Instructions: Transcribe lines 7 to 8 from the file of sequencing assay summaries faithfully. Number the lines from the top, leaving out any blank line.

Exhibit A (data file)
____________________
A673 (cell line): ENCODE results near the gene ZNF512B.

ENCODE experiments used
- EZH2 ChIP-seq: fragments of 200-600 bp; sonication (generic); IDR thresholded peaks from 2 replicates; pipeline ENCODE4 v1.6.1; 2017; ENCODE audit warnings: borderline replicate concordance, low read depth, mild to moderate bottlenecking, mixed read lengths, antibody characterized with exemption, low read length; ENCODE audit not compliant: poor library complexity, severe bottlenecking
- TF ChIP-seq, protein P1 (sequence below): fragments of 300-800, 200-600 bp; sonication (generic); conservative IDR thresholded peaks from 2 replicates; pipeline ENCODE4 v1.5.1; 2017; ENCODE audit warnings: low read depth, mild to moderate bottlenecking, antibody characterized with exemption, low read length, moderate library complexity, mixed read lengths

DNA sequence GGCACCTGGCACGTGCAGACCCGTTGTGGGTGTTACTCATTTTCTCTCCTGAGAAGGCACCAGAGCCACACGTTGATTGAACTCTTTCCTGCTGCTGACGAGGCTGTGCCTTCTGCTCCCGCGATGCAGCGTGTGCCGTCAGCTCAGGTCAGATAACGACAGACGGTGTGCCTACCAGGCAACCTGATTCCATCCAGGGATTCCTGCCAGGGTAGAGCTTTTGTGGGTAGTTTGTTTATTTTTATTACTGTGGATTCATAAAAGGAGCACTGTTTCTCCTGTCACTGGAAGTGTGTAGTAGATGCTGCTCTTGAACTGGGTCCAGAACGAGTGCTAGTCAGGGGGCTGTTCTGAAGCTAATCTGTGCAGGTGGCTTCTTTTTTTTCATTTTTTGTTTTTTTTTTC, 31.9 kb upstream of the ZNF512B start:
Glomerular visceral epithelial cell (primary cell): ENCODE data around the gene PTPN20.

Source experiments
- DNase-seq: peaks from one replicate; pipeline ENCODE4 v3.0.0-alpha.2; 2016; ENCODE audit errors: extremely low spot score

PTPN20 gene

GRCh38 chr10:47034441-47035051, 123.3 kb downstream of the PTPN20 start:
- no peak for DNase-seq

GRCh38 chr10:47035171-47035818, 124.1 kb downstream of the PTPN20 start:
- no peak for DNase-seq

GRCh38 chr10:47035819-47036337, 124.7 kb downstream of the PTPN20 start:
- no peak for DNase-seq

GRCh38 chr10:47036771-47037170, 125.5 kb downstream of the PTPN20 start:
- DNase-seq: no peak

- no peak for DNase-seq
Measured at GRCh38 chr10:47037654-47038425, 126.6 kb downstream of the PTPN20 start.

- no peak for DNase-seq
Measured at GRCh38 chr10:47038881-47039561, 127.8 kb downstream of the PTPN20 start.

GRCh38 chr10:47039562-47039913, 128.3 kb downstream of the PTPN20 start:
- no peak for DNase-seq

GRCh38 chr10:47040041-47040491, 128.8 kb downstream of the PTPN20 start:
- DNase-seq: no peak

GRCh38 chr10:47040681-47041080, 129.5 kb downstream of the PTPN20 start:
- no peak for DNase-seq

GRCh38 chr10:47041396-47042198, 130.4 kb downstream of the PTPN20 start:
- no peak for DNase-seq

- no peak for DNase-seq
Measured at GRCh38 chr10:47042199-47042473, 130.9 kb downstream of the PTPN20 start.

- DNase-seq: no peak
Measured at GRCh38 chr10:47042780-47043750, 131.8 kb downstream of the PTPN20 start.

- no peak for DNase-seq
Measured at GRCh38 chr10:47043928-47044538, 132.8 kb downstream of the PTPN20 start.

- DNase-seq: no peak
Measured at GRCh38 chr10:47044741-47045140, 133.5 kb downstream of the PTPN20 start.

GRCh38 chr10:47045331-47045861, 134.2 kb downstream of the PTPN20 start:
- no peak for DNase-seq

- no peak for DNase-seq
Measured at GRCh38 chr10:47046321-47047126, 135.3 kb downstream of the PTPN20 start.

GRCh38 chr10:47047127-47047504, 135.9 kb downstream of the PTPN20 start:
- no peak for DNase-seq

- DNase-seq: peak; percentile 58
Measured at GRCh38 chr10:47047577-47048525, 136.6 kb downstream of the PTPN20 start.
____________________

Source experiments
- DNase-seq: peaks from one replicate; pipeline ENCODE4 v3.0.0-alpha.2; 2016; ENCODE audit errors: extremely low spot score